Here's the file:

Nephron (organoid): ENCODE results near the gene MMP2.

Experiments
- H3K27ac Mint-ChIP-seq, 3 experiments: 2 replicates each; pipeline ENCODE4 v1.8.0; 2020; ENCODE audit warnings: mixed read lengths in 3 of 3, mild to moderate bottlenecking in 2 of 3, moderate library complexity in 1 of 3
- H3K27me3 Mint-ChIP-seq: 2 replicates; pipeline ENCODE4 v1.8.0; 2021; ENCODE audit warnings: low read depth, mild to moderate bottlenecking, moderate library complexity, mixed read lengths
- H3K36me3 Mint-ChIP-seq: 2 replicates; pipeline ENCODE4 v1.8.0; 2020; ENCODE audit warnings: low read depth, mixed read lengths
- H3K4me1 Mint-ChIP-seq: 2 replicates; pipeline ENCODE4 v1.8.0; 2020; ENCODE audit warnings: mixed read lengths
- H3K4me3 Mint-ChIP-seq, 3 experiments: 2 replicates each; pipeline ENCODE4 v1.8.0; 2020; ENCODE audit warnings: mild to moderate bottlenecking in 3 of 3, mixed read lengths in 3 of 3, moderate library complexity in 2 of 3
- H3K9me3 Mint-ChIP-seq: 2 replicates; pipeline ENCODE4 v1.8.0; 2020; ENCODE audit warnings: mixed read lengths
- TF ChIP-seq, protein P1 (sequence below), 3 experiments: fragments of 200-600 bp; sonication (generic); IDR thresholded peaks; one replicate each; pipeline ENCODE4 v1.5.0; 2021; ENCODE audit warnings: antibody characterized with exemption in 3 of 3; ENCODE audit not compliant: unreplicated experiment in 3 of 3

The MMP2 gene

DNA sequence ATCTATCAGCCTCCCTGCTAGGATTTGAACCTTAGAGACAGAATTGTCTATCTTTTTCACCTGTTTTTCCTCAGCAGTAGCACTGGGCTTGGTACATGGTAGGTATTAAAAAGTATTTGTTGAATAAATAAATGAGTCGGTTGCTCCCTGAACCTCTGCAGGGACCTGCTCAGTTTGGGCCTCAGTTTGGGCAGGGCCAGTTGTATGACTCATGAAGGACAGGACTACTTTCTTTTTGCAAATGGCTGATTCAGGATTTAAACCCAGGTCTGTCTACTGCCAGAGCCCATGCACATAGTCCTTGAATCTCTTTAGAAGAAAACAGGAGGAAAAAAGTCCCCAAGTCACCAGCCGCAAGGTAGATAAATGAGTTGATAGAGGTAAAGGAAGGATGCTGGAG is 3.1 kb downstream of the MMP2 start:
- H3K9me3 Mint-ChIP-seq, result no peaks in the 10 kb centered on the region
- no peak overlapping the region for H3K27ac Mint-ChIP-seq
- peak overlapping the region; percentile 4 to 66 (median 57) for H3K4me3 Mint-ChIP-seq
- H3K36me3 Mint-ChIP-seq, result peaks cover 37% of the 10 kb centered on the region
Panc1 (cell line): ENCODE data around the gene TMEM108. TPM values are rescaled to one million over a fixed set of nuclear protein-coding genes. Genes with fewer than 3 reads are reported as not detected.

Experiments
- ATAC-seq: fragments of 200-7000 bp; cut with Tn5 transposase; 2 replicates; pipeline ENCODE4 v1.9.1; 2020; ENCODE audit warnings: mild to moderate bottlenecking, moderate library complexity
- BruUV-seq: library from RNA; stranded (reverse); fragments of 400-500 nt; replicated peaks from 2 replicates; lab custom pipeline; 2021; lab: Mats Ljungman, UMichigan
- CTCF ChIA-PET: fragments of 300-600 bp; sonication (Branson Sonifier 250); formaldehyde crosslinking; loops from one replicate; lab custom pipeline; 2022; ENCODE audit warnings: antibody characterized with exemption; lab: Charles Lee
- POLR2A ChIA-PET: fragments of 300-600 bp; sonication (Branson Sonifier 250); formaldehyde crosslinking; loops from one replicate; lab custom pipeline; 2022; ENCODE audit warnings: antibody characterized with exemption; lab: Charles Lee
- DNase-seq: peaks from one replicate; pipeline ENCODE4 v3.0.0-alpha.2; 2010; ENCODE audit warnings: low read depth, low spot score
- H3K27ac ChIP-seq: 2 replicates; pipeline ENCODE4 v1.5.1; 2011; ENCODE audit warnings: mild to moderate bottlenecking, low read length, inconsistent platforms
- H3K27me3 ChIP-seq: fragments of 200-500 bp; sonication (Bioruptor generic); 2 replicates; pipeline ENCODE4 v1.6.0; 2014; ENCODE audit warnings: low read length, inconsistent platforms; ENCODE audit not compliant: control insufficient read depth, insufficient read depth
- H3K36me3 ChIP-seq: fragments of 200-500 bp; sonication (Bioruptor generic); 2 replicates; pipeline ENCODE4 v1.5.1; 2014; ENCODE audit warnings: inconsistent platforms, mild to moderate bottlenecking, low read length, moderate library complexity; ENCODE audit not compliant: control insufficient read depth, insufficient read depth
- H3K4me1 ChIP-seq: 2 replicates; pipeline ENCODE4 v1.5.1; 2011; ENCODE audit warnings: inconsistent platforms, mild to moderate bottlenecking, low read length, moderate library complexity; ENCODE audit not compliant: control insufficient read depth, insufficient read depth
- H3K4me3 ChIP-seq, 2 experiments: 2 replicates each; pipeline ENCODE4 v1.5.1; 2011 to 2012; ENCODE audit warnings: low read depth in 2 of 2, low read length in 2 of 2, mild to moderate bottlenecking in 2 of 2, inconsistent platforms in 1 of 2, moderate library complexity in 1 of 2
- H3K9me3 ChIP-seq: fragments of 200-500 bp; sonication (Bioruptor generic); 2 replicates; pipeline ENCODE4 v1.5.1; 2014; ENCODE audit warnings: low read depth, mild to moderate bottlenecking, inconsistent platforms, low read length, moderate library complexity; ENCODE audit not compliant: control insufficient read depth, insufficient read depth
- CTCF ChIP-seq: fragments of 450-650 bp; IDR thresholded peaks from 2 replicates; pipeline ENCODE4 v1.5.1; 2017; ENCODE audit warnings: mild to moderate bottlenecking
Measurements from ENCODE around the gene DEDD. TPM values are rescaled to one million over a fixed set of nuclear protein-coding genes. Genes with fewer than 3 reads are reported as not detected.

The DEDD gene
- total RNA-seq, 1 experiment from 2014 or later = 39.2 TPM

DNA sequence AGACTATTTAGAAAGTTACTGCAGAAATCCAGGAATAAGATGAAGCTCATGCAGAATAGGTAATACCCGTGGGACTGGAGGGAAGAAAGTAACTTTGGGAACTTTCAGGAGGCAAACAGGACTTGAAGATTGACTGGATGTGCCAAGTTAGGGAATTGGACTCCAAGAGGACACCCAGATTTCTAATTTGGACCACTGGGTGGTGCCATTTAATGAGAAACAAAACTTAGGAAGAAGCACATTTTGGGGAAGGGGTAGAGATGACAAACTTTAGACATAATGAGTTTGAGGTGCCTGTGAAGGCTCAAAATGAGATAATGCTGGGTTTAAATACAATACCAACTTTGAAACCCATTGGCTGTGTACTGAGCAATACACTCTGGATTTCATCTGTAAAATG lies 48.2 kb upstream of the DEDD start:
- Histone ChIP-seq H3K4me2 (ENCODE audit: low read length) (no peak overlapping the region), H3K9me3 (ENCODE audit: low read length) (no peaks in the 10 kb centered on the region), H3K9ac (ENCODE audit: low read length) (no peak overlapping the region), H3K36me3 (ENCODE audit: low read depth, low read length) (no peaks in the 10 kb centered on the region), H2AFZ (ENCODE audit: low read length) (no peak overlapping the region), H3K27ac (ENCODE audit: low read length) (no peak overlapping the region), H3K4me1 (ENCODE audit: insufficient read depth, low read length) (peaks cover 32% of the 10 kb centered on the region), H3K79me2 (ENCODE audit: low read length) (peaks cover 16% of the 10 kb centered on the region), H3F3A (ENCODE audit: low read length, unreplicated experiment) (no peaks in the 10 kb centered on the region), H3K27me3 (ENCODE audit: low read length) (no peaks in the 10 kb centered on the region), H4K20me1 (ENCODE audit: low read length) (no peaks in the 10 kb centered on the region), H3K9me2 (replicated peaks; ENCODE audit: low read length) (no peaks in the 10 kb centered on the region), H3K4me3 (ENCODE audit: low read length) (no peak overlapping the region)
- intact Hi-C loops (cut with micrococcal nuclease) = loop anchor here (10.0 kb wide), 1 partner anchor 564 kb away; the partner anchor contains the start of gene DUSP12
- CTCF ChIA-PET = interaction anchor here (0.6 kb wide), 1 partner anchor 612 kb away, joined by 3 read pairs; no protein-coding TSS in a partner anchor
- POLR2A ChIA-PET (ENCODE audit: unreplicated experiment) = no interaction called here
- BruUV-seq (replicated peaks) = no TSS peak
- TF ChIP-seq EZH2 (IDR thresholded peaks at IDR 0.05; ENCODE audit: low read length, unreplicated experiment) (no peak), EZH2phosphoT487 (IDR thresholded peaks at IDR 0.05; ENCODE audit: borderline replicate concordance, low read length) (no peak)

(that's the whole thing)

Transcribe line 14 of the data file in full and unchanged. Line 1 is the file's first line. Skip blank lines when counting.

- peak overlapping the region; percentile 4 to 66 (median 57) for H3K4me3 Mint-ChIP-seq